I’ve talked about my admiration for Spain before, but admiration isn’t love. I’d be perfectly happy to see them lift the trophy, but it’s not what I’m hoping for. In some ways Spain is the descendant of the glorious Zico-Socrates Brazilian team of the 80s, y’know, the one that never won the World Cup, playing as they do with two playmakers and a pair of roving strikers. But they haven’t really caught fire in this tournament like they did in the European Championships of 2008, so, again, unless you’re emotionally linked to the team, they’re not really worth your love.
Oh, Holland… you’re doing so well, but you’re playing such dull football. I don’t know what to think… yes, it’s effective, and sometimes there are glimpses of the beauty that the Oranje has often brought to international football, but unless the team has thunder and lightning coming out of its collective sphincter in the game against Brazil, it’s hard to see how anyone can support this year’s model. Again, all bets are off if your heart pumps orange blood.
They play death-football.
They’re not much fun to watch, but… what is that you say?
I don’t care that they have a glorious history or that their uniforms are pretty, Brazil play an ugly brand of football. Pelé may be alive, but the style he embodied is dead. The 20 year drought of World Cup titles after the 1970 tournament, and especially the early exits in ’82 and ’86 really put the kibosh on that. Since then Brazil has won the World Cup twice playing ugly, which is much more important to the Brazilian public than playing pretty.
They’re not much… what?! My take on Brazil is bullshit? Okay okay… let me elaborate further.
So what if Kaká, Robinho and Elano have all played elegantly up front! Yes, I know that Maicon has made exciting runs up the left flank and that, in general, the counter-attacks have been well-executed and effective. But pay attention to Gilberto and Melo, the holding midfielders, who stay just in front of the defensive line, essentially functioning as extra defenders. They will foul players when Brazil loses the ball, sneakily, in such a way as to not draw a card, to shut down any fluidity in the opposing team’s attack. The Brazil game plan isn’t to play better than the other team, but to make their opponents play badly by fouling them. Death-football.
Can I talk about Paraguay now? Okay… they’re not much fun to watch, but they do what they do very well, defending deep and hoping that the other team makes a mistake. It’s a style that gets results, but it’s hard to admire, even when done as well as Paraguay does it. Unless you have some emotional connection to Paraguay, they’re not really a team to root for.
Okay, if you’re supporting Argentina, well… I’ve got nothing bad to say, really. They’re a great, attacking side with plenty of character and verve. It’s been a joy to see them monomaniacally go for goal every time they have the ball. It also helps that, because of Verón’s slow style, they can switch gears quickly, from manic attack to slow build-ups, which makes for nice and pleasant watching. They’re lovely and they’ve got Maradona as their Clown King Madman Genius, so what’s not to love? But, another kind of love supersedes Argentina in Icelandic hearts. I’ll talk about that in a bit, but first…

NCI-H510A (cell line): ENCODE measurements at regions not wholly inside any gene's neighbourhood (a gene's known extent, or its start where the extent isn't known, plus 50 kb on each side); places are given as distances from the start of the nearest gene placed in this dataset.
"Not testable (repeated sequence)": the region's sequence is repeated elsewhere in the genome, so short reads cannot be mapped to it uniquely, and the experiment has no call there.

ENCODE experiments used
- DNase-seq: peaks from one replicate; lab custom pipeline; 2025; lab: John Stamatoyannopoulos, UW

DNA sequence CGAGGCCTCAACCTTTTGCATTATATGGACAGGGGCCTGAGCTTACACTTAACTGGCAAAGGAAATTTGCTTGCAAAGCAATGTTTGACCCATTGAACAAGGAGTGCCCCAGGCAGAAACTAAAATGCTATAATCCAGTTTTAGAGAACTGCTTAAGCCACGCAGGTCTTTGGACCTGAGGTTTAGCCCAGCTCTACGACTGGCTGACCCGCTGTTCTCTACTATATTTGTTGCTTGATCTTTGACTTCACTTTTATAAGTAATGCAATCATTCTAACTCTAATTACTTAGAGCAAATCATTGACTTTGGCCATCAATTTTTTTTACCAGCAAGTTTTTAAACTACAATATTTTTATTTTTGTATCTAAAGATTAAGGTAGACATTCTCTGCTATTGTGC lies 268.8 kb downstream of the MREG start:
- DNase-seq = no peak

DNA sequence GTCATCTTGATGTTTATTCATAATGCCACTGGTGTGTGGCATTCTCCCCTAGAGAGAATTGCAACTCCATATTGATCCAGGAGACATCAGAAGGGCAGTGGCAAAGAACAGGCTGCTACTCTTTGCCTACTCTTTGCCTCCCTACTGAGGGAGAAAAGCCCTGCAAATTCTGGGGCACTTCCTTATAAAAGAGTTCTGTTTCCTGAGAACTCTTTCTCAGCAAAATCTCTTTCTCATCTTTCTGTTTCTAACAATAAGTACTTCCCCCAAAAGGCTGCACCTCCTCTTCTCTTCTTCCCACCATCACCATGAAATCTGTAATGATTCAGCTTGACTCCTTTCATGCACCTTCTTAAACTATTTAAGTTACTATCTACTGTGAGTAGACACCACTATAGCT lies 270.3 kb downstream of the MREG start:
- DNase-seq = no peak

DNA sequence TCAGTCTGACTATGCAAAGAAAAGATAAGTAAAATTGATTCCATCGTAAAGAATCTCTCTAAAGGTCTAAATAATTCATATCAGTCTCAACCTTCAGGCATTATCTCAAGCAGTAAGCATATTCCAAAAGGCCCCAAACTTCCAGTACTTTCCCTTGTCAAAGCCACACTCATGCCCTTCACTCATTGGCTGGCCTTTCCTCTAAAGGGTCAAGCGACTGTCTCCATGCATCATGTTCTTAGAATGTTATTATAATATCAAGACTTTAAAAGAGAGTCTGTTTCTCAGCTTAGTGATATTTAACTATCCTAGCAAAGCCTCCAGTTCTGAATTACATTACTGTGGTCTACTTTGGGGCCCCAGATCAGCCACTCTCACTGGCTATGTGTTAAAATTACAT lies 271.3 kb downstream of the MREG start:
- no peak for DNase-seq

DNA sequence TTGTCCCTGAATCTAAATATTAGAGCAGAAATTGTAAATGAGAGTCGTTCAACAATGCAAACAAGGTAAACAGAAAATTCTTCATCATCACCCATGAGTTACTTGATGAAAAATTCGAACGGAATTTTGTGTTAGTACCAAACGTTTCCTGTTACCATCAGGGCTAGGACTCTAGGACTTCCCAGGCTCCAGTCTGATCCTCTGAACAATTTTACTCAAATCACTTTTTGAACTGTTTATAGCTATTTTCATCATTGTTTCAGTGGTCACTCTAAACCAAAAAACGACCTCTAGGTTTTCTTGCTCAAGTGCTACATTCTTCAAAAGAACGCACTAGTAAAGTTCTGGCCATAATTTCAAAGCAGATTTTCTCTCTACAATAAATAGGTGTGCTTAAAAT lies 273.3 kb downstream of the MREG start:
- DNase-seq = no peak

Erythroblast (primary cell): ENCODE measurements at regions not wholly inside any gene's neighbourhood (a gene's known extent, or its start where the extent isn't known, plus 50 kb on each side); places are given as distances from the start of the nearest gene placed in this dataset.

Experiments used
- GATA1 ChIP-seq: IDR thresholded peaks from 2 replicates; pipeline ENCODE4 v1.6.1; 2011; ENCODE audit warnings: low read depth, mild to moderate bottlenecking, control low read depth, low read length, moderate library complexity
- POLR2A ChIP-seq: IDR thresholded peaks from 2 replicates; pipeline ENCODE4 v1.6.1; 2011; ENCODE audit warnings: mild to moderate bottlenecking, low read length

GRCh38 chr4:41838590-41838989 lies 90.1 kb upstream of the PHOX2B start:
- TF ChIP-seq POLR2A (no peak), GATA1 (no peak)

My favorite player as a kid was Jürgen Klinsmann. Watching him almost single-handedly demolish Holland in 1990 was one of the formative experiences of my football-obsession. So much so, in fact, that for years I would deny that I ever thought Marco van Basten was the best player in the world, not because I didn’t want to admit that I liked a player on the other side of the Dutch-German rivalry, but because to me it was so self-evident that Klinsmann was the best that I refused to believe that I had ever thought different. I still don’t remember liking van Basten best, but I know I did because other people have reminded me of it. The German teams of 1990-96 appealed to me, but after that there was a fallow decade until in 2006 when Klinsmann reshaped the entire Mannschaft in his image, making them into the defensively poor, exciting in attack, team we know and cherish. And Özil is a joy to watch, both when he has the ball, and the way he creates space for himself and others when he runs off the ball. Müller, Klose, Schweinsteiger and Podolski also make for lovely watching. I really like this German team. But… but…
I’ve talked about how Uruguay are near and dear to the heart of football-nerds, and a Uruguayan title, sixty years after the last one would be cool… but, but, they don’t have that familial connection that has to come first.
Our brothers! Denmark had a colony, the Danish Gold Coast, which was located in present day Ghana. As former fellow subjects of the House of Oldenburg and its kings alternatively named Frederik and Christian (not blessed with imagination, the Oldenburgs), Ghanaians and Icelanders share a deep, historical bond which can never be broken. Listen to your heart, Icelanders, and support our brethren who once suffered too under the Danish yoke. Hoist the red, gold and green flag with the black star, and shout yourself hoarse in front of the television this coming Friday in support of your post-colonial brethren.
GO BLACK STARS!
Photo by Helgi Hall.
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